Starbucks shares were down 3 percent in after-hours trading Thursday following second-quarter earnings that showed flat same-store sales growth and revenue that didn’t meet expectations. But Kevin Johnson told analysts it will prove to be “a year of two halves.”

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Beset by disappointing sales growth in the U.S. due in part to continuing congestion in stores from mobile order-and-pay customers, Starbucks on Thursday reported second-quarter sales that fell below Wall Street expectations.

Comparable sales — or sales at stores open at least a year — grew just 3 percent in the U.S. for the quarter ended April 2, the same as the previous quarter and down from 7 percent in the same quarter last year.

Transactions — the number of purchases — fell, though the average amount per purchase grew.

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Kevin Johnson, in his first earnings call with investors as Starbucks CEO, argued that the tough first half of the fiscal year is setting up a “narrative of 2017 as a year of two halves.”

“We are confident we’ve turned a corner,” he said.

Starbucks executives said the sales numbers were beginning to look better by later in the quarter, with comp sales up 4 percent in March and continuing to accelerate in April.

Executives said they’ve been training store employees, and boosting staffing during peak hours, to deal with stores they say are overcrowded with customers waiting to pick up their mobile order and pay for beverages.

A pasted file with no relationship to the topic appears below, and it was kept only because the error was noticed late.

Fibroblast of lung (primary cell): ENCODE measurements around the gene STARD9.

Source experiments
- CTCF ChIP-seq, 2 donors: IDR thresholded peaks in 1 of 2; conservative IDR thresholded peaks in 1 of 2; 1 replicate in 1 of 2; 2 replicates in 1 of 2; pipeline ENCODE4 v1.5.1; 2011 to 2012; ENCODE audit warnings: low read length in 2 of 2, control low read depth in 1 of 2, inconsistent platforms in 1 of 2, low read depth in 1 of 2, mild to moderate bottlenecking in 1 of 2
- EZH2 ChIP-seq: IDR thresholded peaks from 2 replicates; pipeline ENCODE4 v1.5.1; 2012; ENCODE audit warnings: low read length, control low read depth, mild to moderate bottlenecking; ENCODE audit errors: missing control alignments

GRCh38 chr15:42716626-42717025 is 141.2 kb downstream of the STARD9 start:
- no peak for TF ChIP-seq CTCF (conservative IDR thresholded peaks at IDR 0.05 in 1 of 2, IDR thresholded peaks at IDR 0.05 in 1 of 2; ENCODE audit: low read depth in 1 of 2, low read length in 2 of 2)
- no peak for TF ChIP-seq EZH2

They’re also testing a “digital order manager” that allows baristas to see on a tablet the status of all orders for the store — whether in-store, drive-through or mobile order and pay. The barista can check off on the tablet when a mobile order and pay order is ready and the digital manager automatically sends a message to the customer’s phone.

Newly introduced food, such as sous vide egg bites and gluten-free breakfast sandwiches, also contributed to accelerating sales growth, while the Unicorn Frappuccino helped drive store traffic, the company said.

The company also touted its continued expansion in China, where comp sales grew 7 percent in the quarter.

Teavana mall stores, however, were a drag on sales. Executives sounded ominous when talking about the future of some of those stores.

Starbucks bought Teavana for $620 million in 2012 and currently operates 350 Teavana mall stores.

On Thursday, Starbucks executives said many of those stores have been reporting negative comp sales and losses, affected by decreasing foot traffic and malls. The rate of decline was worse than expected through the quarter, with further drops expected at the stores doing most poorly.

“We’re investigating options for those at-risk stores,” said Starbucks chief financial officer Scott Maw.

Longtime CEO Howard Schultz, now the company’s executive chairman, took part in the conference call, acting as closer and trying to reassure investors that after a tough first half of the year, “the best is in front of us.”

For the quarter, Starbucks posted earnings of 45 cents per share on sales of $5.29 billion.

Wall Street analysts were expecting earnings of 45 cents on sales of $5.41 billion, according to a Reuters consensus estimate.

Starbucks shares were down nearly 5 percent, to $58.40, in after-hours trading Thursday evening.